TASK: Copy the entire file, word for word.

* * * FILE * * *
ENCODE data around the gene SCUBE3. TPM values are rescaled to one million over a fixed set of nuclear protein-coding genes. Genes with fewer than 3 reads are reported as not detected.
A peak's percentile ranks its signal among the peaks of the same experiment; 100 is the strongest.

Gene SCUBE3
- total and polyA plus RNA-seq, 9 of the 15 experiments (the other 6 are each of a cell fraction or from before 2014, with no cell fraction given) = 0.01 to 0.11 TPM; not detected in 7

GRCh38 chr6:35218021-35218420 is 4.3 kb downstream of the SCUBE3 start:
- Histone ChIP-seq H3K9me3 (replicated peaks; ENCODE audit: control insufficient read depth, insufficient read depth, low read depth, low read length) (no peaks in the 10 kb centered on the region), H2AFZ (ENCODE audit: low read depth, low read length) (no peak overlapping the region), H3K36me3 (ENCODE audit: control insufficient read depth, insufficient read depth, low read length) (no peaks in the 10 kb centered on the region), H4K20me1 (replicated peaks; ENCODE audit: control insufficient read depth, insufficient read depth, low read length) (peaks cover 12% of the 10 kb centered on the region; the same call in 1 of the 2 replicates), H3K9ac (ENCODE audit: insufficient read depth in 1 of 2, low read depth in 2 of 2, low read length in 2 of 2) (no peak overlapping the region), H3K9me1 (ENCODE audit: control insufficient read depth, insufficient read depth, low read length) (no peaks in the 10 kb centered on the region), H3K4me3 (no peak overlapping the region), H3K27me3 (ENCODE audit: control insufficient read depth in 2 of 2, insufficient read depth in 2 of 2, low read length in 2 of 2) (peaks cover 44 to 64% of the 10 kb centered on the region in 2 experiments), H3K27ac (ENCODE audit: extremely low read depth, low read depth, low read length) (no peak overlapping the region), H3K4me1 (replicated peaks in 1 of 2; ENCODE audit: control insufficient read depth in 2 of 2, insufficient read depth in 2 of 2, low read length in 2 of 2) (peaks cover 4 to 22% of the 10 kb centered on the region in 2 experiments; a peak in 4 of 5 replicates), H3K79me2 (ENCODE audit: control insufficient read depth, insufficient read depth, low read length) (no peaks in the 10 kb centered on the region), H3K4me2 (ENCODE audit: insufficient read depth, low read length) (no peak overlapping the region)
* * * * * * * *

ENCODE data around the gene SCUBE3. TPM values are rescaled to one million over a fixed set of nuclear protein-coding genes. Genes with fewer than 3 reads are reported as not detected.
A peak's percentile ranks its signal among the peaks of the same experiment; 100 is the strongest.

Gene SCUBE3
- total and polyA plus RNA-seq, 9 of the 15 experiments (the other 6 are each of a cell fraction or from before 2014, with no cell fraction given) = 0.01 to 0.11 TPM; not detected in 7

GRCh38 chr6:35218021-35218420 is 4.3 kb downstream of the SCUBE3 start:
- Histone ChIP-seq H3K9me3 (replicated peaks; ENCODE audit: control insufficient read depth, insufficient read depth, low read depth, low read length) (no peaks in the 10 kb centered on the region), H2AFZ (ENCODE audit: low read depth, low read length) (no peak overlapping the region), H3K36me3 (ENCODE audit: control insufficient read depth, insufficient read depth, low read length) (no peaks in the 10 kb centered on the region), H4K20me1 (replicated peaks; ENCODE audit: control insufficient read depth, insufficient read depth, low read length) (peaks cover 12% of the 10 kb centered on the region; the same call in 1 of the 2 replicates), H3K9ac (ENCODE audit: insufficient read depth in 1 of 2, low read depth in 2 of 2, low read length in 2 of 2) (no peak overlapping the region), H3K9me1 (ENCODE audit: control insufficient read depth, insufficient read depth, low read length) (no peaks in the 10 kb centered on the region), H3K4me3 (no peak overlapping the region), H3K27me3 (ENCODE audit: control insufficient read depth in 2 of 2, insufficient read depth in 2 of 2, low read length in 2 of 2) (peaks cover 44 to 64% of the 10 kb centered on the region in 2 experiments), H3K27ac (ENCODE audit: extremely low read depth, low read depth, low read length) (no peak overlapping the region), H3K4me1 (replicated peaks in 1 of 2; ENCODE audit: control insufficient read depth in 2 of 2, insufficient read depth in 2 of 2, low read length in 2 of 2) (peaks cover 4 to 22% of the 10 kb centered on the region in 2 experiments; a peak in 4 of 5 replicates), H3K79me2 (ENCODE audit: control insufficient read depth, insufficient read depth, low read length) (no peaks in the 10 kb centered on the region), H3K4me2 (ENCODE audit: insufficient read depth, low read length) (no peak overlapping the region)